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Posts under ‘Politics & campaigns’

This is not a party political site and not very partisan in any way. My emphasis has tended to be on the quality of debate and campaigning, and especially on the need to appreciate represtentative democracy (government through elected representatives whose own views matter), and to be sceptical of the claims of vox pop, “the people”, social media, Crowd Wisdom, and “direct action”.

RDN on BBC Scotland on ads’ gender stereotyping

Posted by RDN under Mind & body / Politics & campaigns / RDN's media outings on 14 December 2017. No comments.

I had a lively outing on BBC Radio Scotland’s morning phone-in on the ASA/CAP’s crackdown on gender stereotyping. Without much thinking about the Quangos’ specific motives and proposals (I will maybe devote time to that exercise) I said quite boldly that whatever stereotypes advertisers promoted, I had never seen any that were more harmful than the culture-crimping, the dreary campaignitis – and, yes the PC Gone Mad element – of the Bossy Liberals who want to censor them.

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Grenfell Tower and the professions

Posted by RDN under Economic affairs / Mind & body / Politics & campaigns on 14 September 2017. No comments.

I hope that the official inquiry (and any other) into the Grenfell Tower disaster will discuss the role of professionals and professions in the failure to look after the safety of the residents. I rather doubt that vicious or heartless conspiracy will be discovered. But cock-up probably won’t quite do as an explanation either. In man-made accidents and disasters it is often professionals and professions that turn out to have lacked canny, energetic or brave diligence. Well beyond Grenfell, I think there are several professional dilemmas which need to be stated clearly, and wrestled with. I attempt this below the fold. (1000 words, plus)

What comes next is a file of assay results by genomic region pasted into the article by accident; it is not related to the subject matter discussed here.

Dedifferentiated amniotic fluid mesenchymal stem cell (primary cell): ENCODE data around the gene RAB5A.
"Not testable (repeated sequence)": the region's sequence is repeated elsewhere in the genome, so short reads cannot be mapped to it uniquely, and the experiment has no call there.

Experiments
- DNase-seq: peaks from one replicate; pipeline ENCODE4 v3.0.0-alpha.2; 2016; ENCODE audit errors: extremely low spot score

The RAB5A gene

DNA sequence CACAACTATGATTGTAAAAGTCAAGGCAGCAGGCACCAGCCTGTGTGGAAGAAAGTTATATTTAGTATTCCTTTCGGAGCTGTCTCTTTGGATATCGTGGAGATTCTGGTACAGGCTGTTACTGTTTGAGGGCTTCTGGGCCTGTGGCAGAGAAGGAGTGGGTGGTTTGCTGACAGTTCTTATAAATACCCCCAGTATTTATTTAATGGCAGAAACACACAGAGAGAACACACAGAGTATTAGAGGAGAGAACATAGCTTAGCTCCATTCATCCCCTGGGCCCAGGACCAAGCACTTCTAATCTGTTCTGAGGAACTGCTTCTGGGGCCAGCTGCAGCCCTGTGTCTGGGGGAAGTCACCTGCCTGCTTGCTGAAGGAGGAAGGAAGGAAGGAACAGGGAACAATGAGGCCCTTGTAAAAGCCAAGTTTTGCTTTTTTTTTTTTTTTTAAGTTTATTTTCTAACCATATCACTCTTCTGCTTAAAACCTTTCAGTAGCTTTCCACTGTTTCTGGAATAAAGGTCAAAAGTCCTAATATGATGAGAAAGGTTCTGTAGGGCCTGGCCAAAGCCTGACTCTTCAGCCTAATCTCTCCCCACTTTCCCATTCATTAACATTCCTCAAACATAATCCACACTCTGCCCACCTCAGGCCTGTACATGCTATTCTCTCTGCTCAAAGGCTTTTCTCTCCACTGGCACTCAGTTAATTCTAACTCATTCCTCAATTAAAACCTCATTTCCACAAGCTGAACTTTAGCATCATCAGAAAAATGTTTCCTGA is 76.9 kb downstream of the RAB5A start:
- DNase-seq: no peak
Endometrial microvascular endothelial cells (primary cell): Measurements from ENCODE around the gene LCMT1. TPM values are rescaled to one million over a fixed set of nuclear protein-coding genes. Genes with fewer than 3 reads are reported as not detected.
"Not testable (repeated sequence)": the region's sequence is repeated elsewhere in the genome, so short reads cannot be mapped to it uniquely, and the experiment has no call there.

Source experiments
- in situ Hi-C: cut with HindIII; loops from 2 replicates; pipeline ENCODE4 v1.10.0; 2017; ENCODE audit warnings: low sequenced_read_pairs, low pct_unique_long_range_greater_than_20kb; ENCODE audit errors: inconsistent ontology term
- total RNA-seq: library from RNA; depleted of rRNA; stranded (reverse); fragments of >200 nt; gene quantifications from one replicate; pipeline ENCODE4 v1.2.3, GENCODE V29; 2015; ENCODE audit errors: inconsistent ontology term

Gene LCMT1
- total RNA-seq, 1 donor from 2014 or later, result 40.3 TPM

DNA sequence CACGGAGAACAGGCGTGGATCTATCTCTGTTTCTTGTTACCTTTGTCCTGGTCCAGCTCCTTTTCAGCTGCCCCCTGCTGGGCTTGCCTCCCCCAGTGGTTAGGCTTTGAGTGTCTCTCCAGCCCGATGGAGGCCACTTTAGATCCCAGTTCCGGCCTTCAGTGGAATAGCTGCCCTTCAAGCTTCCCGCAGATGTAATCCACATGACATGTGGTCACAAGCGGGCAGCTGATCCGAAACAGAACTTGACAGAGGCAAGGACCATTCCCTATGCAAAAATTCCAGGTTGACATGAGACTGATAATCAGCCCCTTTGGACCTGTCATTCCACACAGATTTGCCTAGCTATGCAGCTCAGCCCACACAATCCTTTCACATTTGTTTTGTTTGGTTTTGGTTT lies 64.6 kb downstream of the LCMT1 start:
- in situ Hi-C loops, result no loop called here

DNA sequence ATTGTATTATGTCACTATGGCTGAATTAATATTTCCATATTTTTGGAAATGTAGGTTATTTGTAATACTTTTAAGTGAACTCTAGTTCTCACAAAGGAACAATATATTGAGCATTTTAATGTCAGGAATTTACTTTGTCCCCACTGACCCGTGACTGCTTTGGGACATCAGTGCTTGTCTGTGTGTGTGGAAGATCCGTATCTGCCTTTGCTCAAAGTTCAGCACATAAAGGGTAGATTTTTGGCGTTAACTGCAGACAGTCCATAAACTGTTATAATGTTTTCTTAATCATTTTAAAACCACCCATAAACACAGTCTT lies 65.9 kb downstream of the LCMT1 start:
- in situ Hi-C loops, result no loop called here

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BBC pay for Talent, and fairness

Posted by RDN under Economic affairs / Mind & body / Politics & campaigns / RDN's media outings on 24 July 2017. No comments.

I was called, but not chosen, as a potential contributor to a BBC Radio 4 current affairs show about the BBC pay disclosures.

Here, put simply, is what I would have said (with a bit of explanation below the fold):

The BBC ought to organise itself so that its senior current affairs presenters are better and cost less. Its entertainment presenters should matter less to it, and also should increasingly be more cheaply home-grown.

Also: is absurd for quite over-paid women presenters to complain that they are not paid as much as grossly over-paid males. No fairness principle worth the name is at stake in the women’s claims for parity.

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Bossy Liberals and Fascism: 100 years war

Posted by RDN under Economic affairs / Mind & body / Politics & campaigns on 11 June 2017. No comments.

This 13,000 word PDF download  BLF Essay 110617 is a four-part study in the history, ideas and current picture of the opposition between Fascism, authoritarianism and their clearest opponents, the Bossy Liberals. It is a beefier and wider account of the issues which lie behind the phenomenon of the Auto-liberal who is so important to modern politics.